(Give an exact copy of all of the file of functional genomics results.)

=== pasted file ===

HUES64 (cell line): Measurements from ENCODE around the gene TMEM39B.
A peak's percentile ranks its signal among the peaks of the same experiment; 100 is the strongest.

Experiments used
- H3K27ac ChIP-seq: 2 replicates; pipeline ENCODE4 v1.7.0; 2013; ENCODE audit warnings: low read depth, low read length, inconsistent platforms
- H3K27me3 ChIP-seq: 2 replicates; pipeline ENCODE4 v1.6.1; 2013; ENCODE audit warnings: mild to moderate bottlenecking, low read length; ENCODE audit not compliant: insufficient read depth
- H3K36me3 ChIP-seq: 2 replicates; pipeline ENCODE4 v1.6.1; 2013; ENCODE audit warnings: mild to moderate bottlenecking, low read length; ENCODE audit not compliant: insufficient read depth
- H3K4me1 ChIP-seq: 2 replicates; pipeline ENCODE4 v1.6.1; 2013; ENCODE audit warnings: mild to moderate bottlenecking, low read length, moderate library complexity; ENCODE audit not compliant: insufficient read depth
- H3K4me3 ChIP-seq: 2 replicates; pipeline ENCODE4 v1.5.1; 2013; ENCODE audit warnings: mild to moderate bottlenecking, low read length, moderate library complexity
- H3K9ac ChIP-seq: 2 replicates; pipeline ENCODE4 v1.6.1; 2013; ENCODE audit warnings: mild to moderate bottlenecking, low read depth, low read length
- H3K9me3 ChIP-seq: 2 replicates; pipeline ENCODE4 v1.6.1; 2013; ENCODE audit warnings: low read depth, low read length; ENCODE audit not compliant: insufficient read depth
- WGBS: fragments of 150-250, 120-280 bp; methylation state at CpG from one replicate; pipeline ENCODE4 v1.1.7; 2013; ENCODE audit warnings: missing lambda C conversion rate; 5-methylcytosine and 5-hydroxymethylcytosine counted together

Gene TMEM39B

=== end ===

HUES64 (cell line): Measurements from ENCODE around the gene TMEM39B.
A peak's percentile ranks its signal among the peaks of the same experiment; 100 is the strongest.

Experiments used
- H3K27ac ChIP-seq: 2 replicates; pipeline ENCODE4 v1.7.0; 2013; ENCODE audit warnings: low read depth, low read length, inconsistent platforms
- H3K27me3 ChIP-seq: 2 replicates; pipeline ENCODE4 v1.6.1; 2013; ENCODE audit warnings: mild to moderate bottlenecking, low read length; ENCODE audit not compliant: insufficient read depth
- H3K36me3 ChIP-seq: 2 replicates; pipeline ENCODE4 v1.6.1; 2013; ENCODE audit warnings: mild to moderate bottlenecking, low read length; ENCODE audit not compliant: insufficient read depth
- H3K4me1 ChIP-seq: 2 replicates; pipeline ENCODE4 v1.6.1; 2013; ENCODE audit warnings: mild to moderate bottlenecking, low read length, moderate library complexity; ENCODE audit not compliant: insufficient read depth
- H3K4me3 ChIP-seq: 2 replicates; pipeline ENCODE4 v1.5.1; 2013; ENCODE audit warnings: mild to moderate bottlenecking, low read length, moderate library complexity
- H3K9ac ChIP-seq: 2 replicates; pipeline ENCODE4 v1.6.1; 2013; ENCODE audit warnings: mild to moderate bottlenecking, low read depth, low read length
- H3K9me3 ChIP-seq: 2 replicates; pipeline ENCODE4 v1.6.1; 2013; ENCODE audit warnings: low read depth, low read length; ENCODE audit not compliant: insufficient read depth
- WGBS: fragments of 150-250, 120-280 bp; methylation state at CpG from one replicate; pipeline ENCODE4 v1.1.7; 2013; ENCODE audit warnings: missing lambda C conversion rate; 5-methylcytosine and 5-hydroxymethylcytosine counted together

Gene TMEM39B